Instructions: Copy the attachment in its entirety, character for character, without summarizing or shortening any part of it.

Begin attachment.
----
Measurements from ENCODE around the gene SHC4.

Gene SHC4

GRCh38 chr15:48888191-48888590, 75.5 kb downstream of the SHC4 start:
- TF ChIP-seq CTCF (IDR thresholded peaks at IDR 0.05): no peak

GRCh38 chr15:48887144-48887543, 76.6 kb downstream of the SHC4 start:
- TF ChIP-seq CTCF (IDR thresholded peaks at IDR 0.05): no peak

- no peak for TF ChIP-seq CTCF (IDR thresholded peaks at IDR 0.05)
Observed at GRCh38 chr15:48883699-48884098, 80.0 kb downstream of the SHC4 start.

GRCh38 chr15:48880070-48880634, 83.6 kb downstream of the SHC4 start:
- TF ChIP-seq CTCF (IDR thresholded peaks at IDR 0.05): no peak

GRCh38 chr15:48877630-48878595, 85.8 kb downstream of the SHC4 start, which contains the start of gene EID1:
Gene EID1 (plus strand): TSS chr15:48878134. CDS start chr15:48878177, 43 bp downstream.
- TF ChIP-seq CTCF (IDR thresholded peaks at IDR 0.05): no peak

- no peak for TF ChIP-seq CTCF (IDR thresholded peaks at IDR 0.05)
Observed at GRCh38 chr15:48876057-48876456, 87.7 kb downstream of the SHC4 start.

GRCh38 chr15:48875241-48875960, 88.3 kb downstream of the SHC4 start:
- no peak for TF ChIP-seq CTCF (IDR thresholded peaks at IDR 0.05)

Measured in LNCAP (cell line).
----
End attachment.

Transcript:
Measurements from ENCODE around the gene SHC4.

Gene SHC4

GRCh38 chr15:48888191-48888590, 75.5 kb downstream of the SHC4 start:
- TF ChIP-seq CTCF (IDR thresholded peaks at IDR 0.05): no peak

GRCh38 chr15:48887144-48887543, 76.6 kb downstream of the SHC4 start:
- TF ChIP-seq CTCF (IDR thresholded peaks at IDR 0.05): no peak

- no peak for TF ChIP-seq CTCF (IDR thresholded peaks at IDR 0.05)
Observed at GRCh38 chr15:48883699-48884098, 80.0 kb downstream of the SHC4 start.

GRCh38 chr15:48880070-48880634, 83.6 kb downstream of the SHC4 start:
- TF ChIP-seq CTCF (IDR thresholded peaks at IDR 0.05): no peak

GRCh38 chr15:48877630-48878595, 85.8 kb downstream of the SHC4 start, which contains the start of gene EID1:
Gene EID1 (plus strand): TSS chr15:48878134. CDS start chr15:48878177, 43 bp downstream.
- TF ChIP-seq CTCF (IDR thresholded peaks at IDR 0.05): no peak

- no peak for TF ChIP-seq CTCF (IDR thresholded peaks at IDR 0.05)
Observed at GRCh38 chr15:48876057-48876456, 87.7 kb downstream of the SHC4 start.

GRCh38 chr15:48875241-48875960, 88.3 kb downstream of the SHC4 start:
- no peak for TF ChIP-seq CTCF (IDR thresholded peaks at IDR 0.05)

Measured in LNCAP (cell line).